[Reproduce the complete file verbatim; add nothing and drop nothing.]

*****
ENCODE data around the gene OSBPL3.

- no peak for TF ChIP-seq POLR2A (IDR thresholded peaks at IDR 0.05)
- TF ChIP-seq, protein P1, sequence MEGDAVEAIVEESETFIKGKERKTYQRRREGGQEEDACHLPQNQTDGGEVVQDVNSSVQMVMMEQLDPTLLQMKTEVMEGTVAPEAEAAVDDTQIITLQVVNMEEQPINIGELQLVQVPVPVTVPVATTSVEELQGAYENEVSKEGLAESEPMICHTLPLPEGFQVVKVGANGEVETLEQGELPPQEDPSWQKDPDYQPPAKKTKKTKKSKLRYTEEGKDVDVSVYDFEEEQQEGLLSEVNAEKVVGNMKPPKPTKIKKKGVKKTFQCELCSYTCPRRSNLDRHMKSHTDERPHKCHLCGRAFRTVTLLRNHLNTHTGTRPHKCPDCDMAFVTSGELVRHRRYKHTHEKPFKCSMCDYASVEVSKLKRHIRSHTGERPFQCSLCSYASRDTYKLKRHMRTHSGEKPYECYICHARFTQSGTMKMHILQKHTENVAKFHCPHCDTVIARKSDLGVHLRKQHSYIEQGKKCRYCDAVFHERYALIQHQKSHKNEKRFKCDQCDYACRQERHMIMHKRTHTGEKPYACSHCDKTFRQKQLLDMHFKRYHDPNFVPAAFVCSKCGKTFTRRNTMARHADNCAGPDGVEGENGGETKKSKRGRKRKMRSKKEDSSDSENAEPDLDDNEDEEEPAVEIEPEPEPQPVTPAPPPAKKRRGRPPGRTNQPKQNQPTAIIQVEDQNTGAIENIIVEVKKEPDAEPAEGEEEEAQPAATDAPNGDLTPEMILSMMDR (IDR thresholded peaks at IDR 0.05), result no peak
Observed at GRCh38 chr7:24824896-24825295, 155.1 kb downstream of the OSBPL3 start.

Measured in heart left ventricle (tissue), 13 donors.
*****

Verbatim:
ENCODE data around the gene OSBPL3.

- no peak for TF ChIP-seq POLR2A (IDR thresholded peaks at IDR 0.05)
- TF ChIP-seq, protein P1, sequence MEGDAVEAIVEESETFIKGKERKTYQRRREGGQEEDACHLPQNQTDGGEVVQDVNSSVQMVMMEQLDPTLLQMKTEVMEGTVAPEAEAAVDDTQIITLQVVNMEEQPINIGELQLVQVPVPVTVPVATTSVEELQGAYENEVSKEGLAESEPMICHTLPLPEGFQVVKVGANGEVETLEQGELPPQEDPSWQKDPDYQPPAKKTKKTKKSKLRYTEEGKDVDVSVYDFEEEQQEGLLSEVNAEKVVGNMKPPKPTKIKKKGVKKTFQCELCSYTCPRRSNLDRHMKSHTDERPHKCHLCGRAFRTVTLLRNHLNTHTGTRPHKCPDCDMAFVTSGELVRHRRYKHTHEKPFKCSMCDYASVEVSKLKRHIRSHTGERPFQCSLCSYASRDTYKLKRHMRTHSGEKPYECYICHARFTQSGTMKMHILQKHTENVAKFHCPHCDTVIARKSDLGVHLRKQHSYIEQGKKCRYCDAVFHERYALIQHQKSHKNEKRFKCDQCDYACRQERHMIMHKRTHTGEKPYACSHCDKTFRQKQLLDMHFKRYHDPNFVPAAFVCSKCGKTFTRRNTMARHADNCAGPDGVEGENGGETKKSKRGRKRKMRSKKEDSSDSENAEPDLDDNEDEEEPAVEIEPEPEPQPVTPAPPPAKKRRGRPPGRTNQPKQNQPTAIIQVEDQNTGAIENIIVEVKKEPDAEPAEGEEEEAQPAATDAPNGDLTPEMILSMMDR (IDR thresholded peaks at IDR 0.05), result no peak
Observed at GRCh38 chr7:24824896-24825295, 155.1 kb downstream of the OSBPL3 start.

Measured in heart left ventricle (tissue), 13 donors.